Life inside the Littledean Jail was seemingly far better than life outside – for most of the Forest community. Life outside was certainly hard, most if not all those that lived in and around the Forest of Dean in the 18th century were destitute, disease ridden, illiterate and very, very poor.
Those that were imprisoned here were at least guaranteed food, a place to sleep and some form of education, if only in religious instruction – namely Catholicism.
On 18th November 1791, Joseph Marshall, a 19 year old labourer was the first inmate admitted here. His crime – stealing a spade. Convictions here ranged from petty theft, lewd women (prostitutes), military deserters, fraud and embezzlement, assault and battery to murder.
Children as young as 8 years old were incarcerated here and whipped with the birch, cat of nine tails and kept in solitary confinement. Between 1837-1838 three babies were born here, though only one survived.
The last woman in Gloucestershire to be charged with witchcraft was tried here at the Jailhouse in 1906. Cinderford wise woman, Ellen Hayward (known as Old Ellen) conducted her own defence and was subsequently found not guilty!!!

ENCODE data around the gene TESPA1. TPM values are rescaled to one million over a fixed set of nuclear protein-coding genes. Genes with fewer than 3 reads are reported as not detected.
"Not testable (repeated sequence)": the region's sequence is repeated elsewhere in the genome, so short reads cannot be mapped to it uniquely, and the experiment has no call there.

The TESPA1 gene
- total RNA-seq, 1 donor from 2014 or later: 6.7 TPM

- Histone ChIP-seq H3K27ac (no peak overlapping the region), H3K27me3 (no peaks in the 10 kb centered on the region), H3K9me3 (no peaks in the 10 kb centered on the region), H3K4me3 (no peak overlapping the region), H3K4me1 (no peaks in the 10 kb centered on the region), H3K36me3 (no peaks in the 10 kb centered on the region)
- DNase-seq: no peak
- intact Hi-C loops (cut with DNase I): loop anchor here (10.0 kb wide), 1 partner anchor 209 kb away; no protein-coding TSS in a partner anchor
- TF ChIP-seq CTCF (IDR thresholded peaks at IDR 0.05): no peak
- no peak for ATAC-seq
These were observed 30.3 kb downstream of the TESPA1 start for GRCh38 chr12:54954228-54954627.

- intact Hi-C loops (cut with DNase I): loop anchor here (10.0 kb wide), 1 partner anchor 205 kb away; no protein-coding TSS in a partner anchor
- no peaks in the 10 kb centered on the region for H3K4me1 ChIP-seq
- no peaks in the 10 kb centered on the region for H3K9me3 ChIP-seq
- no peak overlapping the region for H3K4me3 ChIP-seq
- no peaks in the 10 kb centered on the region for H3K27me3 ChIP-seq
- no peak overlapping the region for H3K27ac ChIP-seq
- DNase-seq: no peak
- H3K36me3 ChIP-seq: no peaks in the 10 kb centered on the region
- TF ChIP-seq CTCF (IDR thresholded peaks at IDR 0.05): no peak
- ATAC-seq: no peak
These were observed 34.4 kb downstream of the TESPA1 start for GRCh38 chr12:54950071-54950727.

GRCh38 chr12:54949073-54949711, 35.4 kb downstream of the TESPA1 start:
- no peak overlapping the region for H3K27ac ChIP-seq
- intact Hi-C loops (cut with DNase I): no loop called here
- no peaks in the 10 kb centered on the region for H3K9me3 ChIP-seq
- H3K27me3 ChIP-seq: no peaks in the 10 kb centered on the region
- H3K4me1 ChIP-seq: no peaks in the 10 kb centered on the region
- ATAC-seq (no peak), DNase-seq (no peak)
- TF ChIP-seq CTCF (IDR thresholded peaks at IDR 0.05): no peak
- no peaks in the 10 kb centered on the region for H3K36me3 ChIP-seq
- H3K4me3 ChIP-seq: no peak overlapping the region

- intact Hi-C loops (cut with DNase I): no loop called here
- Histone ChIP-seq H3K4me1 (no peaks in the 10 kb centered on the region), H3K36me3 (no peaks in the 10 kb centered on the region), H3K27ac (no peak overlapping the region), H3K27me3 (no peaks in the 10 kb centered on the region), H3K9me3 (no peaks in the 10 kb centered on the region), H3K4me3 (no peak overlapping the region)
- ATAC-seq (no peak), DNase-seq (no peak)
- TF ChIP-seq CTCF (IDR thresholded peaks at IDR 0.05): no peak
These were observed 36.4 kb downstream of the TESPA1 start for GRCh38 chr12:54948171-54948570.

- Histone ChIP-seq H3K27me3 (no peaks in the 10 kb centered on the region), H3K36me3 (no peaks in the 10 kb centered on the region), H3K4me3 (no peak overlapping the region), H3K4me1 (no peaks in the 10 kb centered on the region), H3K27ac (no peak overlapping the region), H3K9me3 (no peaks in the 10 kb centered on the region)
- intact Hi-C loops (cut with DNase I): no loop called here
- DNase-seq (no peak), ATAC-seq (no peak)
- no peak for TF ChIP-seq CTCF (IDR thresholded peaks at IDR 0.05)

In 1854 Littledean Jail was no longer used as a House of Correction, used instead as a Police Station, remand prison and petty sessional Court from 1874. It was also to serve as a headquarters for the County’s mounted police, stabling horses here inside the one time treadmill outbuilding.
It was also used as a barracks and archive store during the war for Gloucester Cathedral and the County’s Public Records Office.